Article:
Function pointer to "member" function

Discussion in 'C++' started by Kasper Middelboe Petersen, Jun 4, 2011.

  1. Lets say I have these 3 classes:

    Class Parent {};
    Class Child : public Parent {};
    Class Priest {};

    Since it is a library I'm creating the following two problems arise:
    1. I have no control over what the name of "Priest" as this is up to
    the person using the library in the first place to create - and he
    needs more than one different class extending Parent at the same time.
    2. I need Child to pass one or more callback functions on to Priest
    which allows it to access Child's private parts!

    This is what I've come up with so far and it seems to work:

    class Child : public Parent {
    public:
    Child() : priest(callbackfunc, this) {};

    static void callbackfunc(Parent* p) {
    std::cout << "Mmm... Private " << (Child*)p->parts << std::endl;
    };

    void run() {
    priest.grab();
    };

    private:
    Priest priest;
    int parts;
    };

    class Priest {
    public:
    Priest(void (*_callbackfunc)(Parent*), Parent *_p)
    : callbackfunc(_callbackfunc), p(_p) {};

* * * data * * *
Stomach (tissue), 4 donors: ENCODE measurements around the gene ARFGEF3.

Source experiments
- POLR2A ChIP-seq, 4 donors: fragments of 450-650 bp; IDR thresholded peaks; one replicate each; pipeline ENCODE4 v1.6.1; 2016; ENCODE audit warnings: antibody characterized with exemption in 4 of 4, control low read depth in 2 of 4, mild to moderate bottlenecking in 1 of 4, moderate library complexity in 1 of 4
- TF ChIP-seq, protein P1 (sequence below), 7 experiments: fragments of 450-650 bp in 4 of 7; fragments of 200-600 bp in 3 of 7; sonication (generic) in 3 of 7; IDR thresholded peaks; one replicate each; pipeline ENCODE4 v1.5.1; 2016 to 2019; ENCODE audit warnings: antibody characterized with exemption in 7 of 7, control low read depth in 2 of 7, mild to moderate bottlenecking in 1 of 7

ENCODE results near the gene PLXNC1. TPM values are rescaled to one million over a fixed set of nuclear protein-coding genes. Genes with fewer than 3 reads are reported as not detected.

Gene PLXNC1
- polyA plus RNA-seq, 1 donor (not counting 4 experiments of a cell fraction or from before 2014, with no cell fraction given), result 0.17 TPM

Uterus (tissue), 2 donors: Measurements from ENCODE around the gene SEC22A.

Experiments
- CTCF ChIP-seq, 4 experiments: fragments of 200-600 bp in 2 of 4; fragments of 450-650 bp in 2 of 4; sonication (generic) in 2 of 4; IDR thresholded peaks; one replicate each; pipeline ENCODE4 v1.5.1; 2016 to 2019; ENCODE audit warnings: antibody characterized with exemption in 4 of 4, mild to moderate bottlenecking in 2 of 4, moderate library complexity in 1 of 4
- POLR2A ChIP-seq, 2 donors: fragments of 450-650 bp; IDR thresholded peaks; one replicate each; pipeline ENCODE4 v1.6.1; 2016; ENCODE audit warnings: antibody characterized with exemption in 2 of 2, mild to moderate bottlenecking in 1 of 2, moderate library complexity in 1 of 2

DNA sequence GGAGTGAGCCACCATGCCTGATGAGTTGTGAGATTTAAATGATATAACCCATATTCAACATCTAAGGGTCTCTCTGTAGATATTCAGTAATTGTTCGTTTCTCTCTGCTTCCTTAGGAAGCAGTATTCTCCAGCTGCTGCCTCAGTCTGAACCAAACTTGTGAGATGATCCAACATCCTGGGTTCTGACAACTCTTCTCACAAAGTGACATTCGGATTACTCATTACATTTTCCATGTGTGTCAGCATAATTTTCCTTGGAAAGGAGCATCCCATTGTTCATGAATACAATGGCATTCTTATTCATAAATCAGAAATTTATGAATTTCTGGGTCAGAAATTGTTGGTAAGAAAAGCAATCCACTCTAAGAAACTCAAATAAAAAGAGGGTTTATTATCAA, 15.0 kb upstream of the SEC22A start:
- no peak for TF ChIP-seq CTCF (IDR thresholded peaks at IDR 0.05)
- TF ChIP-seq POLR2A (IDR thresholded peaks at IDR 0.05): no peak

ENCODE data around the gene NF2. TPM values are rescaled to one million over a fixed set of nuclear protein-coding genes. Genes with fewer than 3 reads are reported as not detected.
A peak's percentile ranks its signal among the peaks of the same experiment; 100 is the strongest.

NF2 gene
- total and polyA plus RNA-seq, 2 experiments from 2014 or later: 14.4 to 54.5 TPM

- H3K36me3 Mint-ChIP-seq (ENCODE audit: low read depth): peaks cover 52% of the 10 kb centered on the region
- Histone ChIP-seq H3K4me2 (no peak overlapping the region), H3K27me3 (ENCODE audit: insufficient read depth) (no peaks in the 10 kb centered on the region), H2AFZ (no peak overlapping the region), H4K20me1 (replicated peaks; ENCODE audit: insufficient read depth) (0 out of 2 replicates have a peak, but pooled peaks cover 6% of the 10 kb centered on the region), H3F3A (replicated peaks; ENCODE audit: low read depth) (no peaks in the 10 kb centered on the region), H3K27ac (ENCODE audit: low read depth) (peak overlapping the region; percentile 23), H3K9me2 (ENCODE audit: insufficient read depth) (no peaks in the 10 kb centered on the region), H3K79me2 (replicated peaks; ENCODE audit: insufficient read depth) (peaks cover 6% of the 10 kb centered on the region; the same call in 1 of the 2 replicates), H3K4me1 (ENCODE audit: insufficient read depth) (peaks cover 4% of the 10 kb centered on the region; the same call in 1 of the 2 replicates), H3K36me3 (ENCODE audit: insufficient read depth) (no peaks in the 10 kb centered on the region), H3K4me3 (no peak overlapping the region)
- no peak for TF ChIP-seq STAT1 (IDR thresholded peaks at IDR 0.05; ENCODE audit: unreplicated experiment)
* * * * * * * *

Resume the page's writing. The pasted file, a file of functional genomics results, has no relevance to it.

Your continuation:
void grab() {
    (*callbackfunc)(p);
    };

    private:
    void (*callbackfunc)(Parent*);
    Parent* p;
    };


    But I'm not sure if this is the correct way to solve this or if there
    is a better/cleaner one?


    Thanks,
    Kasper
     
    Kasper Middelboe Petersen, Jun 4, 2011
    #1
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  2. Great - a typo.

    In requirement 1; I have no control over the name Child ofcause - I do
    have over Priest (and Parent).


    /Kasper

    On Jun 4, 3:21 pm, Kasper Middelboe Petersen <>
    wrote:
    > Lets say I have these 3 classes:
    >
    > Class Parent {};
    > Class Child : public Parent {};
    > Class Priest {};
    >
    > Since it is a library I'm creating the following two problems arise:
    > 1. I have no control over what the name of "Priest" as this is up to
    > the person using the library in the first place to create - and he
    > needs more than one different class extending Parent at the same time.
    > 2. I need Child to pass one or more callback functions on to Priest
    > which allows it to access Child's private parts!
    >
    > This is what I've come up with so far and it seems to work:
    >
    > class Child : public Parent {
    > public:
    >   Child() : priest(callbackfunc, this) {};
    >
    >   static void callbackfunc(Parent* p) {
    >     std::cout << "Mmm... Private " << (Child*)p->parts << std::endl;
    >   };
    >
    >   void run() {
    >     priest.grab();
    >   };
    >
    > private:
    >   Priest priest;
    >   int parts;
    >
    > };
    >
    > class Priest {
    > public:
    >   Priest(void (*_callbackfunc)(Parent*), Parent *_p)
    >     : callbackfunc(_callbackfunc), p(_p) {};
    >
    >   void grab() {
    >     (*callbackfunc)(p);
    >   };
    >
    > private:
    >   void (*callbackfunc)(Parent*);
    >   Parent* p;
    >
    > };
    >
    > But I'm not sure if this is the correct way to solve this or if there